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The Growth of Crowdfunding

09 Oct 2014 | 1 min read time
Blog image for The Growth of Crowdfunding
Blog image for The Growth of Crowdfunding

Unless you've been living under a rock for the last few years, you should be familiar with the term 'crowdfunding'.

Defined broadly, crowdfunding is a joint effort by individuals to support a cause, company or organisation by pooling together resources, typically via the internet.

There are several different types of crowdfunding and as the most common type, donation based crowdfunding is a favourite among individuals looking to raise funds for a charitable cause.

Having grown in popularity through fundraising sites such as JustGiving, you will no doubt have come across requests on your Facebook page from those looking to raise as much money as possible.

You may or may not be surprised, however, to learn that 'crowdfunding' isn't a completely new concept.  

Although the term was first coined in 2006, collective financing is a reality that dates back to the seventeenth century.

When the Statue of Liberty arrived in the United States, New Yorkers had not been able to raise the $250,000 needed to build the pedestal, which would be equivalent of approximately 6.3 million dollars nowadays.

Just as the funding source for the remaining sum seemed uncertain, Joseph Pulitzer, owner of 'The New York World', decided to launch a campaign to raise funds for the statue's pedestal.

Similarly to current crowdfunding actions, Joseph Pulitzer's campaign raised a significant amount of money ($101,091), in a short time frame (5 months) from a large number of donations (160,000), 75% of which with very small value (less than $ 1).

Almost 130 years later and thanks to the rise of the internet and advances in technology, crowdfunding is gaining momentum in an altogether different sector.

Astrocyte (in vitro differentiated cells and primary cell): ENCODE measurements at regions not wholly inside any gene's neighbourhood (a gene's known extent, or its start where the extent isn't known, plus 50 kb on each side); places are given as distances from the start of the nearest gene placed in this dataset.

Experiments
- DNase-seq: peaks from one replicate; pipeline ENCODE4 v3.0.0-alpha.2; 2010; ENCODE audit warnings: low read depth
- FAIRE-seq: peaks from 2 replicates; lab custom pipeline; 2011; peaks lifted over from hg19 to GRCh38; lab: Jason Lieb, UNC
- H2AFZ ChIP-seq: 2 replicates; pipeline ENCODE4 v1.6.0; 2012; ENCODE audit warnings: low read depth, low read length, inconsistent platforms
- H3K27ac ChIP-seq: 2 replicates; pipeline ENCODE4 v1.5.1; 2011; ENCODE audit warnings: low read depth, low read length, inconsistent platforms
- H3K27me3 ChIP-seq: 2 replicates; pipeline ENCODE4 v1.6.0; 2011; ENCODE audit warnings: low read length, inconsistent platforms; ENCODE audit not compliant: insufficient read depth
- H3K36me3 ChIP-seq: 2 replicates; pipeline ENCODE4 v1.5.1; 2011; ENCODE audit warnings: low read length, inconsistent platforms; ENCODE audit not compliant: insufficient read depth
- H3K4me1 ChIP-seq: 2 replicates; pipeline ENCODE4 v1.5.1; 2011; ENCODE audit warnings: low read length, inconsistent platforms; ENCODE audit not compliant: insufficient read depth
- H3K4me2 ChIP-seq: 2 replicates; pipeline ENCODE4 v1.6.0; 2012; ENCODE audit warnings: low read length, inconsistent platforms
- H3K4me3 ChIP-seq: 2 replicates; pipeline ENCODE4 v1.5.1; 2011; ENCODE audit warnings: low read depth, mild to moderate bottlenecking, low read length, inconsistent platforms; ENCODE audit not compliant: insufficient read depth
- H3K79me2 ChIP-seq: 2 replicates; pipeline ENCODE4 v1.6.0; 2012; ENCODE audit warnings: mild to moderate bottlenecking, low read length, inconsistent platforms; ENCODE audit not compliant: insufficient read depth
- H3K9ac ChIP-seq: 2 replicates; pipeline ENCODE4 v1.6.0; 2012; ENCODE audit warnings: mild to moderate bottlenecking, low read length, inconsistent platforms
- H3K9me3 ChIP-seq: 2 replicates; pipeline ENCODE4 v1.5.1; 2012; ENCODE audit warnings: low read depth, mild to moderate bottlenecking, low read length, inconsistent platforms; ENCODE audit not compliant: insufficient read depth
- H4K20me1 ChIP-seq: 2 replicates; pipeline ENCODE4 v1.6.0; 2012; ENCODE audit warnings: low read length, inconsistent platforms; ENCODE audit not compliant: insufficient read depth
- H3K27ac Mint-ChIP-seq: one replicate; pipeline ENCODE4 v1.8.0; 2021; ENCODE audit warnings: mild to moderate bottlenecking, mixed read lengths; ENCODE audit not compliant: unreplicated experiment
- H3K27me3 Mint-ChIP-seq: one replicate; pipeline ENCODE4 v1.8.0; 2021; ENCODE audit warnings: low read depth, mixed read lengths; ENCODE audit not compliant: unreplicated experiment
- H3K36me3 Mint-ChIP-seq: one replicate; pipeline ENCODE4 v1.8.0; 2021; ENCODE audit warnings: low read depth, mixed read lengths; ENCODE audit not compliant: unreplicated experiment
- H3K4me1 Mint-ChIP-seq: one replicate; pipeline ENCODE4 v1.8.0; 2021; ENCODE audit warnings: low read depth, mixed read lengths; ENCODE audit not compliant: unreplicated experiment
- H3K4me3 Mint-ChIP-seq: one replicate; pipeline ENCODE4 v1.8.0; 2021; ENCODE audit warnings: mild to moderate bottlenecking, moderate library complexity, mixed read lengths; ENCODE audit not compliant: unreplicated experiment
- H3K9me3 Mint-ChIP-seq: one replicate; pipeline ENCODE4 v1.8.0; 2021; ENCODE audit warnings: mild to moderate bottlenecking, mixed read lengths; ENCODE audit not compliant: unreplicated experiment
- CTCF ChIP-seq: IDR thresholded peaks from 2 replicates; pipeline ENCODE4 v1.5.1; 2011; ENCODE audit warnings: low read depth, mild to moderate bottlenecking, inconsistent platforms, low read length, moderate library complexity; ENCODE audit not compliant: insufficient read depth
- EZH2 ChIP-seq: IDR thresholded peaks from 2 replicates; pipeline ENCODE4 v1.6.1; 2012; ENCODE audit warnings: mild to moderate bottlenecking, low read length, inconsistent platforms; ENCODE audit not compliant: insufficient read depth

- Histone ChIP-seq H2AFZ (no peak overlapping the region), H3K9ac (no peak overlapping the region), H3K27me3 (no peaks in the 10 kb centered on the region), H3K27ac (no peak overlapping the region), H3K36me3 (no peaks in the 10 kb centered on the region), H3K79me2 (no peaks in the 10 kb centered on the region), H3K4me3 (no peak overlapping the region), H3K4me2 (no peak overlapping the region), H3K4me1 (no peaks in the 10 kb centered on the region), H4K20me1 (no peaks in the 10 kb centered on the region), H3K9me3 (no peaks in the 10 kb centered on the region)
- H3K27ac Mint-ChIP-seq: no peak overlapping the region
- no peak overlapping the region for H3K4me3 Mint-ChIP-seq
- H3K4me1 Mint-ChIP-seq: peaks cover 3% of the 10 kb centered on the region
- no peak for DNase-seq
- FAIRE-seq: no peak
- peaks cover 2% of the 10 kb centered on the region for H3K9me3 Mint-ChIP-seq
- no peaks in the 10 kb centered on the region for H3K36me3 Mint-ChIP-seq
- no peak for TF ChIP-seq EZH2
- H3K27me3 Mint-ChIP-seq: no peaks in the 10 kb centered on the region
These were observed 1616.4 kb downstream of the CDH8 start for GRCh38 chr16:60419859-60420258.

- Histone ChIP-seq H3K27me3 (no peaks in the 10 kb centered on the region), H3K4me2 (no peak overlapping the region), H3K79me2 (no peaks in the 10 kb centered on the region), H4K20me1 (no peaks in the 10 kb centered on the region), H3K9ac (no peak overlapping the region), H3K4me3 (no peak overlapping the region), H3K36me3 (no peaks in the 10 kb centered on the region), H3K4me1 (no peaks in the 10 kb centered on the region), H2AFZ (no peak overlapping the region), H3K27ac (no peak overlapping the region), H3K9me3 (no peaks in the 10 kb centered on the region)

For grieving families in a financial bind, crowdfunding websites specially designed to help cover loved one's funeral expenses have become an oddly popular way to pay for funerals. 

As anyone who has ever had to bury a loved one will attest, funerals carry a steep price tag.

The average cost of a basic funeral in the UK is £3,456, according to Sun Life Direct's Cost of Dying report 2013.

And it seems that high funeral costs are not just a problem in the UK.

Forbes recently reported that families in the US have started looking to crowdfunding sites to help cover the cost of funeral expenses.

As a result there are now several crowdfunding platforms, including Giveforward, DonationTo, and Graceful Goodbye, which have been set up to offer people the chance to ask potential givers for support.

With the average funeral costs estimated at over $7,000 the US's National Funeral Directors Association found that families often find saying goodbye to their loved ones is just too expensive.

As the cost of dying continues to rise, it's expected that this new trend will start gaining status having grown out of the popularity of broader social funding efforts.

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